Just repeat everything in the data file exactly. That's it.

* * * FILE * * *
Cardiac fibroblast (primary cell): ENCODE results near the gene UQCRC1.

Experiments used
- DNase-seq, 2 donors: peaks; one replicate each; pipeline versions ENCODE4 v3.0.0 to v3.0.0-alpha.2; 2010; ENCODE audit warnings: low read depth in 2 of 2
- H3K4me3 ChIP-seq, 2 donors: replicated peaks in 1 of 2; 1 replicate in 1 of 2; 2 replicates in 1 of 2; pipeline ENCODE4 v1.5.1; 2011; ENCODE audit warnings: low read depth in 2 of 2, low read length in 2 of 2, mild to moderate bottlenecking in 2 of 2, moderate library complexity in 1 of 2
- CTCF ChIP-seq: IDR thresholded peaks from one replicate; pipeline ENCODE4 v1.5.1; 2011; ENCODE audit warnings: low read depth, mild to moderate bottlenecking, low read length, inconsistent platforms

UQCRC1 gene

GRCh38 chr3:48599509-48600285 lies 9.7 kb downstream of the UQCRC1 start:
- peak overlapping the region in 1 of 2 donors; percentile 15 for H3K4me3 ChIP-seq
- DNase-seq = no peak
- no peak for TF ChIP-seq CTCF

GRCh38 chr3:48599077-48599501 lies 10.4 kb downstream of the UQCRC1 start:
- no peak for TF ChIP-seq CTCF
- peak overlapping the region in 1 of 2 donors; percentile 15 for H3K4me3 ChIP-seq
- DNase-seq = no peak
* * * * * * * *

Cardiac fibroblast (primary cell): ENCODE results near the gene UQCRC1.

Experiments used
- DNase-seq, 2 donors: peaks; one replicate each; pipeline versions ENCODE4 v3.0.0 to v3.0.0-alpha.2; 2010; ENCODE audit warnings: low read depth in 2 of 2
- H3K4me3 ChIP-seq, 2 donors: replicated peaks in 1 of 2; 1 replicate in 1 of 2; 2 replicates in 1 of 2; pipeline ENCODE4 v1.5.1; 2011; ENCODE audit warnings: low read depth in 2 of 2, low read length in 2 of 2, mild to moderate bottlenecking in 2 of 2, moderate library complexity in 1 of 2
- CTCF ChIP-seq: IDR thresholded peaks from one replicate; pipeline ENCODE4 v1.5.1; 2011; ENCODE audit warnings: low read depth, mild to moderate bottlenecking, low read length, inconsistent platforms

UQCRC1 gene

GRCh38 chr3:48599509-48600285 lies 9.7 kb downstream of the UQCRC1 start:
- peak overlapping the region in 1 of 2 donors; percentile 15 for H3K4me3 ChIP-seq
- DNase-seq = no peak
- no peak for TF ChIP-seq CTCF

GRCh38 chr3:48599077-48599501 lies 10.4 kb downstream of the UQCRC1 start:
- no peak for TF ChIP-seq CTCF
- peak overlapping the region in 1 of 2 donors; percentile 15 for H3K4me3 ChIP-seq
- DNase-seq = no peak